Garcia's lost labor of love
Beautiful, 'The Lost City' misses historical complexity.
Andy Garcia's first directorial feature, "The Lost City," is a labor of love which is often laborious and sometimes lovely. It's based on a screenplay by the famed Cuban novelist and film critic Guillermo Cabrera Infante and focuses on a well-to-do family caught up in the Castro revolution.
Infante, who died last year, was a Cuban exile and fiercely anti-Castro since the '60s. Garcia, who left Cuba with his family when he was 5 and was close friends with Infante, harbors a fervidly romantic view of his birthplace. The lostness of this lost city of Havana is palpable in every frame.
Garcia plays Fico Fellove, the owner of the classy El Tropico nightclub, who uses the lushness of the establishment to insulate himself from the increasingly violent world outside. Fico's father (Tomas Milian), a Havana University professor, is a pacifist who believes things will soon settle down. Not so with Fico's brothers - Luis (Nestor Carbonell), who raids the presidential palace of the corrupt dictator Batista, or Ricardo (Enrique Murciano), who joins up with Fidel and Che in the jungles and ends up betraying his own family.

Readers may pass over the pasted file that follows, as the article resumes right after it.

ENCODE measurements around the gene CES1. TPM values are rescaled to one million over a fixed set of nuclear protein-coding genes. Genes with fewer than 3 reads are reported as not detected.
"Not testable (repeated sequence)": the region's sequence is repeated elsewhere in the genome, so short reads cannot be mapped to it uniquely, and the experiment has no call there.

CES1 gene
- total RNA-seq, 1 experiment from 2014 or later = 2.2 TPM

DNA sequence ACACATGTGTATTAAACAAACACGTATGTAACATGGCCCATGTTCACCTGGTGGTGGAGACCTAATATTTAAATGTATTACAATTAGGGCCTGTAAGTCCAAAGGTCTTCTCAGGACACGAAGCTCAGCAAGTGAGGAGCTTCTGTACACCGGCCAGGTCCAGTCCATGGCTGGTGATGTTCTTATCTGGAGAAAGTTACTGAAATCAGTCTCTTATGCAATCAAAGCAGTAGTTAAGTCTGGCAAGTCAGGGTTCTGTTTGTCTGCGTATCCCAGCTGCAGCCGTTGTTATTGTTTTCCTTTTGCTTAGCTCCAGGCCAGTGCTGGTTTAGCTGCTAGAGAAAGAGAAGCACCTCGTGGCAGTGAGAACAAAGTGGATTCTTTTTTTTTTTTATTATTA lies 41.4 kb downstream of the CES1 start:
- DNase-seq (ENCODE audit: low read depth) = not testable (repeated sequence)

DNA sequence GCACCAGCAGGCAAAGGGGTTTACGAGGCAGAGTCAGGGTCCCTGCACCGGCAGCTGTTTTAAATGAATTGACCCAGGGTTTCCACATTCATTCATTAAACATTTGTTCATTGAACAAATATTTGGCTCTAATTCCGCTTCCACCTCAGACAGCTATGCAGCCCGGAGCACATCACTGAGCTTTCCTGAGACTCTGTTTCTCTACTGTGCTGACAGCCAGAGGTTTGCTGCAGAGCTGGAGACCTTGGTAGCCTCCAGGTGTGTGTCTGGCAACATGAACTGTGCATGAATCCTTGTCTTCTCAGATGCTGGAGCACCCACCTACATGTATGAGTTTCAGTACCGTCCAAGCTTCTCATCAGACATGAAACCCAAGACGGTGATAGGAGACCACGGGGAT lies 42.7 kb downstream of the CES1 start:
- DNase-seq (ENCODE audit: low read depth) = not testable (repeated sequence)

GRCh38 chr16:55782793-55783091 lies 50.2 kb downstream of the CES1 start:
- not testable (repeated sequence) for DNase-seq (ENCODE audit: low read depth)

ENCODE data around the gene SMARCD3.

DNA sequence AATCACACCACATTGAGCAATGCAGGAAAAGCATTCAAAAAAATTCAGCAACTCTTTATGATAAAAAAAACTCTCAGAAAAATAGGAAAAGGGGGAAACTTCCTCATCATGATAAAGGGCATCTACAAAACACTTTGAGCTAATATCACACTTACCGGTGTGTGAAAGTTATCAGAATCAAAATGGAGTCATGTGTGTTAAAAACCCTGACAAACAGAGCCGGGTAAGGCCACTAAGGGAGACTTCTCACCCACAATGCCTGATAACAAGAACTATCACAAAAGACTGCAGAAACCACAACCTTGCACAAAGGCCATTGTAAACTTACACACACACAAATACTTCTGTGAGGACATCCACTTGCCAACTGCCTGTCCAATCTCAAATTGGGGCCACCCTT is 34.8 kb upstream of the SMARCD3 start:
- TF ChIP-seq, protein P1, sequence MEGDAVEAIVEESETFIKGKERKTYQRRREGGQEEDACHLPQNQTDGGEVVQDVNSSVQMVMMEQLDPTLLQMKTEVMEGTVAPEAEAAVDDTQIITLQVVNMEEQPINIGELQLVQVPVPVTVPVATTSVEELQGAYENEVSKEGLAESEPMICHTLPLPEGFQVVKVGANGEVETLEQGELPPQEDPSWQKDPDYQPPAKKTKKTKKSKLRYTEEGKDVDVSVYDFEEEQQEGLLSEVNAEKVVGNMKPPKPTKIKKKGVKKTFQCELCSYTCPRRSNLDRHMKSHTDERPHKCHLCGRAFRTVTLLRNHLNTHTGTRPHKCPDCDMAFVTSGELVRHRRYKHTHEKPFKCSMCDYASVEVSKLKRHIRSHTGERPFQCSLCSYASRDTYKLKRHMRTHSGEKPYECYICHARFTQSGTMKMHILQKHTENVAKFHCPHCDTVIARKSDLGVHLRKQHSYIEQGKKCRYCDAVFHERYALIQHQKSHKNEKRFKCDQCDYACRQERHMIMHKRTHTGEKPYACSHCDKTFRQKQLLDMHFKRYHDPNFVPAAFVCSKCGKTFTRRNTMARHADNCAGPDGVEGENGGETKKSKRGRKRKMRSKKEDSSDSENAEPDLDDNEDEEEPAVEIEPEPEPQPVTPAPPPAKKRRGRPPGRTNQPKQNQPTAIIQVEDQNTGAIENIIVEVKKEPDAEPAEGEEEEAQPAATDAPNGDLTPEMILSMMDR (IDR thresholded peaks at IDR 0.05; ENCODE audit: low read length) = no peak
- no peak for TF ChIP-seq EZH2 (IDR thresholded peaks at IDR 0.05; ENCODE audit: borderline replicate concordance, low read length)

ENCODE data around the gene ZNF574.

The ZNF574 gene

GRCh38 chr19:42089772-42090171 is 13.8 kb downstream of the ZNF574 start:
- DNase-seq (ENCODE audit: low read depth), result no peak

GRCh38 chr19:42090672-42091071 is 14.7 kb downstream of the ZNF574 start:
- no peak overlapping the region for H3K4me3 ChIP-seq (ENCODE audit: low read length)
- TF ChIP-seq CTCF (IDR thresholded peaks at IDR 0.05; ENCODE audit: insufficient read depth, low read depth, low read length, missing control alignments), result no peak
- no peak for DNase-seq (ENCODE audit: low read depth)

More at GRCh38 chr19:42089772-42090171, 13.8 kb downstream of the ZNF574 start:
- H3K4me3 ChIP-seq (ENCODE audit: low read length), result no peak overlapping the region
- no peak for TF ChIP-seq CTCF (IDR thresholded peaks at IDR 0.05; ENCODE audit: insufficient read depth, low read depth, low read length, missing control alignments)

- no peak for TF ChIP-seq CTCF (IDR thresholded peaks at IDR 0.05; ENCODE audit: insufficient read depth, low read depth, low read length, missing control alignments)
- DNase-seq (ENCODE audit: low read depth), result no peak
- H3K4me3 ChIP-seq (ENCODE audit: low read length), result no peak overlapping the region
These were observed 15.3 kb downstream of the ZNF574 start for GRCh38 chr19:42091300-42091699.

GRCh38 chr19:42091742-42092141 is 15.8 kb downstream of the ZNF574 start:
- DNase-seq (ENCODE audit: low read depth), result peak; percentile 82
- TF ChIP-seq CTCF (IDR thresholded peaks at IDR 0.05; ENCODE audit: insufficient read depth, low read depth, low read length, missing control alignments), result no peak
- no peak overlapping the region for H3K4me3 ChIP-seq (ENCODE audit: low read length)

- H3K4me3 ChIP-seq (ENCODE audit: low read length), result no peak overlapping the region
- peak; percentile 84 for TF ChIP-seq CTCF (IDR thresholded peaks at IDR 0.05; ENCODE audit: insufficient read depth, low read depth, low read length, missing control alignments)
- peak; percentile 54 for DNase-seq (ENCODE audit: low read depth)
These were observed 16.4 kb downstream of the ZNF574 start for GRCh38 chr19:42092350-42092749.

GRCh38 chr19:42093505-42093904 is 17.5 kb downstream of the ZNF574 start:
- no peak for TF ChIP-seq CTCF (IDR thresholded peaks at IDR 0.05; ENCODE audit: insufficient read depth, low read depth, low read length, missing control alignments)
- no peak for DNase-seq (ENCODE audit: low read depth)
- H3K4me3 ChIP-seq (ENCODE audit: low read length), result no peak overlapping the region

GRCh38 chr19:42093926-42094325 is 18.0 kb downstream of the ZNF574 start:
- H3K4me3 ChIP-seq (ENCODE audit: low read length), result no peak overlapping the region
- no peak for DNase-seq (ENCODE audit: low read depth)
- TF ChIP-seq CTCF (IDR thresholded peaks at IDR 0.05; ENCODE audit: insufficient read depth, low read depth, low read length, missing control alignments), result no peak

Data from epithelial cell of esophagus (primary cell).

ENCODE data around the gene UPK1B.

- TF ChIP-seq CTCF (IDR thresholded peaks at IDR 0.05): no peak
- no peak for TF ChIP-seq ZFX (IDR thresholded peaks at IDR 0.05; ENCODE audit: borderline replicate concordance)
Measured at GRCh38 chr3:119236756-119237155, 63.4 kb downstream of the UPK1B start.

The film is told through Fico's eyes, which become less opaque as time goes by. But what of Garcia's eyes? The film has a sensual look and feel, but the scenes are often shapeless, as if the editor had not yet prepared the final cut. Garcia is attempting nothing less than an epic family saga set against an epic historical backdrop, but the story line is skewed. In a movie about the Cuban revolution, we almost never see any of the working poor for whom the revolution was supposedly fought.
Garcia is not an idealogue, exactly - his portrait of Batista and prerevolutionary Cuba is almost as unflattering as his portrait of the Castro era. But he doesn't have the chops to dramatize historical complexity. Plus, we keep getting rocketed out of the story by some real lulus of miscasting, such as Dustin Hoffman's cameo as Meyer Lansky or, much more damaging, Bill Murray as an expatriate American whose role in the movie is to drop leadweight witticisms whenever the pace lags (which it does often).
What keeps the film watchable, aside from the vibrant musical numbers in the nightclub, is Garcia's obvious love for the Cuba of his ancestors, of his dreams. A lot goes wrong in this overlong movie, but it has a human touch. Grade: B-
• Rated R for violence.